Music Review - Outsiders by Au/Ra
Yet another young female electronic music artist who is making the YouTube rounds, but is woefully underrepresented on Amazon and other music services. And given some of her lyrics, she may have mixed feelings about the review I posted on Amazon, but I think she wouldn't mind being featured on a horror-themed website…but even if she does, them’s the breaks, as reviews are how I get MY kicks.
While she may have more recognition from her more recently released single Panic Room, which is accompanied by a wonderfully twisted official video, her debut EP is just as solid a release. And though they are not as moody and twisted as Panic Room, the three songs here are still great downtempo electronic tracks worthy of repeat listening. If I had to make a comparison for Au/Ra, I would say she’s somewhat similar to Svrcina, albeit with more of a focus on societal commentary than on relationships. The music is also darker, with more of a stormy edge to it. This is night-owl music, perfect for midnight road trips or when it’s raining outside and you just can’t sleep. Or maybe for when you're being a creep stalking your ex. At night. In the rain...
Outsiders is a great choice for the name of the EP, as it’s definitely the standout track, and is a very good preview of the direction her music is taking. While not necessarily a bombastic anthem with “geared for radio” hooks, this is still an earworm with great production values, and a solid representation of the mindset of this talented young lady. She even manages to borrow, in a not quite-subtle way, some Pink Floyd lyrics and flows. And while I generally consider PF material sacrosanct, Au/Ra accomplishes it in a way that totally works, so she gets a pass.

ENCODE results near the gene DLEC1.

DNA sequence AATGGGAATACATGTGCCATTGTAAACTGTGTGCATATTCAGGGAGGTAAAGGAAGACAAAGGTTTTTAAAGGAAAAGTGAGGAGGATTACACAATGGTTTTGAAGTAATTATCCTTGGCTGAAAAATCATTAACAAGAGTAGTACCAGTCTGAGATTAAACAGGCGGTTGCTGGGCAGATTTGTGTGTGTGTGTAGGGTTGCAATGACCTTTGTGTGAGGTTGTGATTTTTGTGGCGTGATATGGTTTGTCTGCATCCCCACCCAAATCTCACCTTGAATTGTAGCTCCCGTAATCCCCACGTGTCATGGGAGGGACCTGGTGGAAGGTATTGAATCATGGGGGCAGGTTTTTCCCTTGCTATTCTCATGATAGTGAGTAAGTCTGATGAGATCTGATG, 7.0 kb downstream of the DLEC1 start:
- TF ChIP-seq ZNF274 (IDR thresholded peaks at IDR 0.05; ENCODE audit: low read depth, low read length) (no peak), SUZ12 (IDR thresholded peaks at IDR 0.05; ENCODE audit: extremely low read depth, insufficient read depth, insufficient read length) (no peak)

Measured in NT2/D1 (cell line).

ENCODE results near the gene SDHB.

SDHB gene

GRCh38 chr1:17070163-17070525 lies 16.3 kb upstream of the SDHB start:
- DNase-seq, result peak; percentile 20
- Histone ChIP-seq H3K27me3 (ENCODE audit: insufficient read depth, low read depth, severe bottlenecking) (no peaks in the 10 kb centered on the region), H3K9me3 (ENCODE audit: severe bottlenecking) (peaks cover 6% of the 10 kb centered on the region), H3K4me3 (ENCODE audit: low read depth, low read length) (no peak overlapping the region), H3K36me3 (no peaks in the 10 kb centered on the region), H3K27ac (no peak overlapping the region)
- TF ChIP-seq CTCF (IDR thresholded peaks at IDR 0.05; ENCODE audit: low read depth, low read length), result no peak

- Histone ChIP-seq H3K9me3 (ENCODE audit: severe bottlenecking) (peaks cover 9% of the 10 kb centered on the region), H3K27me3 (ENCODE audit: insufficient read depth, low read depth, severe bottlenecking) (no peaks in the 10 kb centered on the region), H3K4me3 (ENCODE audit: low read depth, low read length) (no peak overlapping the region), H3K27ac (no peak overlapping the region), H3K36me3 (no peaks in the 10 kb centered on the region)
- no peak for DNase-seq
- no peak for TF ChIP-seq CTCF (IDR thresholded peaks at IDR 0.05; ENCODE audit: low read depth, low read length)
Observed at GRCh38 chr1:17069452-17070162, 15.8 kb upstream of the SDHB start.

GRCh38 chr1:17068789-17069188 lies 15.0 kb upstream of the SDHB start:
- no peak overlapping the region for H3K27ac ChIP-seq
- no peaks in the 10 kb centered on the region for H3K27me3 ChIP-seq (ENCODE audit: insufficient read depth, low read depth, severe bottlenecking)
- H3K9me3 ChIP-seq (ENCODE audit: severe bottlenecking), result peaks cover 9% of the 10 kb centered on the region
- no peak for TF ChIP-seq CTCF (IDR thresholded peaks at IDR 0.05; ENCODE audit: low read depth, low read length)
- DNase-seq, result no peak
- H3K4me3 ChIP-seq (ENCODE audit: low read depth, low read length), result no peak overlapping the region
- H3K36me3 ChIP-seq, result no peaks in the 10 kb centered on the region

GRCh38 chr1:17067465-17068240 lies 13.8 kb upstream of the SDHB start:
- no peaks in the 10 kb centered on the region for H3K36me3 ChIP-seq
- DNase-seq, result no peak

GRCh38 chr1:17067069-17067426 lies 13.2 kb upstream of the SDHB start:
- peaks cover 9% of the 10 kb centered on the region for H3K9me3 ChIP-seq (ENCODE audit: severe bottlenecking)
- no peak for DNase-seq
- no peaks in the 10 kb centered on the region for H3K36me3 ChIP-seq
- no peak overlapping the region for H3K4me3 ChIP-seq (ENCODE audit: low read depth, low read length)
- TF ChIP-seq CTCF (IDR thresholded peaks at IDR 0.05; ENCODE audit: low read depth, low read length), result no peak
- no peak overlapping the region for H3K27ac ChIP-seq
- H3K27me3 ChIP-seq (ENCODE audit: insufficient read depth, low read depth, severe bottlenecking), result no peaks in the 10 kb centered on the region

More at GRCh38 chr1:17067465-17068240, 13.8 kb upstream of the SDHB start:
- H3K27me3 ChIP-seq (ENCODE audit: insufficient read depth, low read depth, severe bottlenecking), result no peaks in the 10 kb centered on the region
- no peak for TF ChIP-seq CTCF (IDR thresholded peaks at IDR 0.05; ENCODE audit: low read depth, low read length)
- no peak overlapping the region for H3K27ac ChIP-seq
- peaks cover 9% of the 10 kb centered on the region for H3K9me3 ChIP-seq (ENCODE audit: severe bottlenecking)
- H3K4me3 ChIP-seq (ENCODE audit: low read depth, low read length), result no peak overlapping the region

We might be the outsiders, but the in-crowd is so out right now.
A little more upbeat & uptempo, Concrete Jungle has a decidedly Lorde feel, and is the shortest of the three tracks. It also features the most on-point of her lyrics, with a rather amusing dig at Amazon Prime. It’s quick, it’s catchy, and really kicks on a great stereo system. Though it’s so short that it can’t possibly overstay its welcome, it's gone a little too quickly. I really wanted this song to be longer, as I’m sure she has more to say...and I’m willing to listen.
Everything you want in 24 hours…but nothing you need.
While the first two tracks are more low-key in nature, Kicks is definitely the “radio friendly” offering from the EP, veering slightly from the established downtempo vibe and offering up a more pop oriented song. The chorus is pretty infectious, the production is tight, and I could easily see this one getting radio play. And while it’s my least favorite on the EP (I really do enjoy her darker stuff more), it’s still a worthy track, especially for a brand new artist.
Yeah, your mainstream runs against mine, but we still nod heads at the same time.
And while it’s not included on this EP, I’ll still include a review of Panic Room, because it’s more than worthy of some praise (beyond YouTube). If this is truly the direction of her future material, then I am 100% on board. Dark, twisted, and creepy as hell, Panic Room is modern dark electronic music perfected. The echoes, the treatments on her vocals, the plodding bassline…everything about this track just works. And much like Concrete Jungle, this one is a beast on a killer stereo system.
My phone has no signal, it’s making my skin crawl, the silence is so loud…
So, if you are a fan of dark electronic music, do yourself a favor and pick this up. While YouTube views and comments are good, the only thing that will keep young artists like this making music is the financial support from fans.
5 out of 5 anti-establishment stars!